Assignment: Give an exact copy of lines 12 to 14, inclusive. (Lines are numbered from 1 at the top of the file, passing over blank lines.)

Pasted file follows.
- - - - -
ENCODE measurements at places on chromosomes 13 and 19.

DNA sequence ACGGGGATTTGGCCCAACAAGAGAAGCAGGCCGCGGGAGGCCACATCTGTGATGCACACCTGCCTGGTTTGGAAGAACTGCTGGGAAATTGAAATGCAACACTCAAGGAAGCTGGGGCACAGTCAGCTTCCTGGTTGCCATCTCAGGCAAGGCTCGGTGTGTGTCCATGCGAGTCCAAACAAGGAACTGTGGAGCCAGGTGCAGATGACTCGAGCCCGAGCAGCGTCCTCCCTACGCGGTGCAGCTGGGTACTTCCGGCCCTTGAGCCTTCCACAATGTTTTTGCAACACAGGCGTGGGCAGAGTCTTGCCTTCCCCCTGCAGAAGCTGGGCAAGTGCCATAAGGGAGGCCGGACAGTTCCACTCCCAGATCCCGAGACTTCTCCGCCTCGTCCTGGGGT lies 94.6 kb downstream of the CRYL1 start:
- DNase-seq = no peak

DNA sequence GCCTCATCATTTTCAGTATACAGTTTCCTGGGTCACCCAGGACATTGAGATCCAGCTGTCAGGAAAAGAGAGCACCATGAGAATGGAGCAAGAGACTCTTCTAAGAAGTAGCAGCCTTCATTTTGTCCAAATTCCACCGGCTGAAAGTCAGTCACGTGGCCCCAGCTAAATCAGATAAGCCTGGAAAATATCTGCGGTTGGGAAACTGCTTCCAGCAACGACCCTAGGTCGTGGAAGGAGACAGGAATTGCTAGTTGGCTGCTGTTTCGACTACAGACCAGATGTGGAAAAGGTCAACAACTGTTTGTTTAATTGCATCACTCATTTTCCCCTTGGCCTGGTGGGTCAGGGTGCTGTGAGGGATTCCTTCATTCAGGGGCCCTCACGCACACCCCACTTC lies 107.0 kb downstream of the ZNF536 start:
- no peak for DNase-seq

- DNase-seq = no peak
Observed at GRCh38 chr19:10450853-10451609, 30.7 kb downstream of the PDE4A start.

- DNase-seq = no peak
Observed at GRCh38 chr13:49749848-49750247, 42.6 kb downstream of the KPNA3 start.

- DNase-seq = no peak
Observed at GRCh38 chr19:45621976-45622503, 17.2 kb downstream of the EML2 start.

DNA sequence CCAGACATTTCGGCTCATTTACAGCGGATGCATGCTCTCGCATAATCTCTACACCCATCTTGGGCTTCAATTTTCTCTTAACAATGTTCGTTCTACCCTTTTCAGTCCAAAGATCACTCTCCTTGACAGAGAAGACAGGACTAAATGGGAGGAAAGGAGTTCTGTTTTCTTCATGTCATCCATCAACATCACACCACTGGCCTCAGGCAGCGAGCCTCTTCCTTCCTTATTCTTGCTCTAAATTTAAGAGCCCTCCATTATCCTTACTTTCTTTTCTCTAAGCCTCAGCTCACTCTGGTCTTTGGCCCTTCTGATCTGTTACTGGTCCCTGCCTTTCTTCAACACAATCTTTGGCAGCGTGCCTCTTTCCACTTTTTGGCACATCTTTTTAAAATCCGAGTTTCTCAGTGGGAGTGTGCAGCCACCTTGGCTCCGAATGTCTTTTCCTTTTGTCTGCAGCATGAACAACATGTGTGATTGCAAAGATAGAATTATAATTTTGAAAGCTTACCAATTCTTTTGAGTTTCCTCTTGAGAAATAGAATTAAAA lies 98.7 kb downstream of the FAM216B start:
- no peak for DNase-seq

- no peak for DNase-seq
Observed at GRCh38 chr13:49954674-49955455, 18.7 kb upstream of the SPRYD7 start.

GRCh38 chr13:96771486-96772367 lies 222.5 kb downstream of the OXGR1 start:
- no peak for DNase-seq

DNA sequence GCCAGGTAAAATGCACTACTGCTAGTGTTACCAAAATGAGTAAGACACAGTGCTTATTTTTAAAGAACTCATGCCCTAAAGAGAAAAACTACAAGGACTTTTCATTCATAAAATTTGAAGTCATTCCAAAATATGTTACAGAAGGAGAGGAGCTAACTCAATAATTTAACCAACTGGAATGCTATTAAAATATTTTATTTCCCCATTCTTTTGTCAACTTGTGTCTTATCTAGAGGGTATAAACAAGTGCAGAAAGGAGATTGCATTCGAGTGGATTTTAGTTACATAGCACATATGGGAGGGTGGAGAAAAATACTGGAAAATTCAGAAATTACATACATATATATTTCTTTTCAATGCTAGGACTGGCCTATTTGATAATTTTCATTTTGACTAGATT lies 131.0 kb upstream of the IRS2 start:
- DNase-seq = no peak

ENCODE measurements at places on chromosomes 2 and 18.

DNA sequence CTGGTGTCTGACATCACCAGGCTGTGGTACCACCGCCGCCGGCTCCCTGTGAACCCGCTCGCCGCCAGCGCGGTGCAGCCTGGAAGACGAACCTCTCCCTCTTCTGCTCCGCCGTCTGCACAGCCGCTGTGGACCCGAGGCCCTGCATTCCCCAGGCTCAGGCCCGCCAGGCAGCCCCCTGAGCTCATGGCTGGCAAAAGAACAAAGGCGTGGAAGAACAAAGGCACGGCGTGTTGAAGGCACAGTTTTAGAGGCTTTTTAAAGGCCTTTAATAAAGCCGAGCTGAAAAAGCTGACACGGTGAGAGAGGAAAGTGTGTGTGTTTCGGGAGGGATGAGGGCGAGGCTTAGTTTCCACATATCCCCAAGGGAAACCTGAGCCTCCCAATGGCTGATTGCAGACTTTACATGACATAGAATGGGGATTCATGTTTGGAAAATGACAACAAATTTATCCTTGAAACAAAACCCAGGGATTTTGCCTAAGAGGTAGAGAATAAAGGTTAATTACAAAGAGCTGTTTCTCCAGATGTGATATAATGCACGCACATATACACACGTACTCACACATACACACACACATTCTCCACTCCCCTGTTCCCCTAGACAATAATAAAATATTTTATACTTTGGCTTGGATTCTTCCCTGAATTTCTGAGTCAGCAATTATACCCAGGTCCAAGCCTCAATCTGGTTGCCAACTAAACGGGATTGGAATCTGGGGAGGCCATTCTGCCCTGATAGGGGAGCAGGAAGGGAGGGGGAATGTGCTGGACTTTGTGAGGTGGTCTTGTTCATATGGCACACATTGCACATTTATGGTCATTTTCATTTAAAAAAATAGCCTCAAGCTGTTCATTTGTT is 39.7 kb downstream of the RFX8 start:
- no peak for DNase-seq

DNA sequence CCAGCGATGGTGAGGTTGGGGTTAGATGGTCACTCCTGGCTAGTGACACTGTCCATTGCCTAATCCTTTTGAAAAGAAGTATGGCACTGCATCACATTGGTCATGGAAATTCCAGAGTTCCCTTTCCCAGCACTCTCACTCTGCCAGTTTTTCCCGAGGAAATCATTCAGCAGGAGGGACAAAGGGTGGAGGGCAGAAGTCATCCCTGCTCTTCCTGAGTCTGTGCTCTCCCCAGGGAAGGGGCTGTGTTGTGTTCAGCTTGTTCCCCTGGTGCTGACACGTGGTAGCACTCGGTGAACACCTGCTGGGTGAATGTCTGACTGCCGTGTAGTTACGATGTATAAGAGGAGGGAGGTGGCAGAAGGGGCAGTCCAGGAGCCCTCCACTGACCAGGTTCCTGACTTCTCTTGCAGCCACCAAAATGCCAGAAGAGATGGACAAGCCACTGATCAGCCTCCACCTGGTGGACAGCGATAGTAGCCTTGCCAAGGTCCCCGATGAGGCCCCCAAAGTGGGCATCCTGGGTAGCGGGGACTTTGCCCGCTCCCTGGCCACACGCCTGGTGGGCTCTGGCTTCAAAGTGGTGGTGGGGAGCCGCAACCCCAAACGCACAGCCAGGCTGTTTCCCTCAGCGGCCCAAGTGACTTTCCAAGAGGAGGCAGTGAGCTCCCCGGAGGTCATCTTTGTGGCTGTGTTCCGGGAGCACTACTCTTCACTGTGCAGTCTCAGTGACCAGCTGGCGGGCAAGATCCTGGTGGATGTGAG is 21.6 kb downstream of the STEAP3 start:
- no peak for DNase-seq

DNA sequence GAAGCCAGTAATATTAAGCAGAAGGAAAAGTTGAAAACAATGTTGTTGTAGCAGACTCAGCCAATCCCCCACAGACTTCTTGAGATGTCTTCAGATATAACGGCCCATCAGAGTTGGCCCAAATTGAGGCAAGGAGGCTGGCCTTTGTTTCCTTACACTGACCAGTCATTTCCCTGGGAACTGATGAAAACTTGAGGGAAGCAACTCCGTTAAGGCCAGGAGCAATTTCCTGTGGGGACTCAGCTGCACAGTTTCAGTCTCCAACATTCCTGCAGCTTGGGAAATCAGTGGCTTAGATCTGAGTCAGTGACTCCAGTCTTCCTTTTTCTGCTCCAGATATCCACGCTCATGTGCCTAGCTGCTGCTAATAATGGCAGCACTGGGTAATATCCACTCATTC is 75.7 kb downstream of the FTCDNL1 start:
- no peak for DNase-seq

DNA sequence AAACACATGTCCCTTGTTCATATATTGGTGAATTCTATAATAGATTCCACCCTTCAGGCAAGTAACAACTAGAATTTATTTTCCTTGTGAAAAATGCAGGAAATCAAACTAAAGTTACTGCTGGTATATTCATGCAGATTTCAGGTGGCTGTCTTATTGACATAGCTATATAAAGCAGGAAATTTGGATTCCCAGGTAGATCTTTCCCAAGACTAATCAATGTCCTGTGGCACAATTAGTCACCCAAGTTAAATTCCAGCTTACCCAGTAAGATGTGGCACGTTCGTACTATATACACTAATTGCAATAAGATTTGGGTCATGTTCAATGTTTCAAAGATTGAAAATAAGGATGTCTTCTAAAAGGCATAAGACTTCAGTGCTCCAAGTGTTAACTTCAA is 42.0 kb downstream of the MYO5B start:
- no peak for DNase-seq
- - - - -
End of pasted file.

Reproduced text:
DNA sequence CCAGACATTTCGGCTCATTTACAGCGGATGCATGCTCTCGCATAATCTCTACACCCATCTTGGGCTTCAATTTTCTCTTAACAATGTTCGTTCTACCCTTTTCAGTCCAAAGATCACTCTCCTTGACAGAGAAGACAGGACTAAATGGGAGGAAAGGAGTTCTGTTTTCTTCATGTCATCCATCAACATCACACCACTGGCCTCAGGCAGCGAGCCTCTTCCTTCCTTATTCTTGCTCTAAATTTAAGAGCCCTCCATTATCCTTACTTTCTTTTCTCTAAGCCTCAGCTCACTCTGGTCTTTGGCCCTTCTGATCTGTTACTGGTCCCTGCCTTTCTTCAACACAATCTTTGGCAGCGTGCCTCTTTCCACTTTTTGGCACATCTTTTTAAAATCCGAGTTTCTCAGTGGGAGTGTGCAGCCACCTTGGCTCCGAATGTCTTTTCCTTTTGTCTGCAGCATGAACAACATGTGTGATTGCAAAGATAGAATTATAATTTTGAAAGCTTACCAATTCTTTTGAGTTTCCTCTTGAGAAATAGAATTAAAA lies 98.7 kb downstream of the FAM216B start:
- no peak for DNase-seq

- no peak for DNase-seq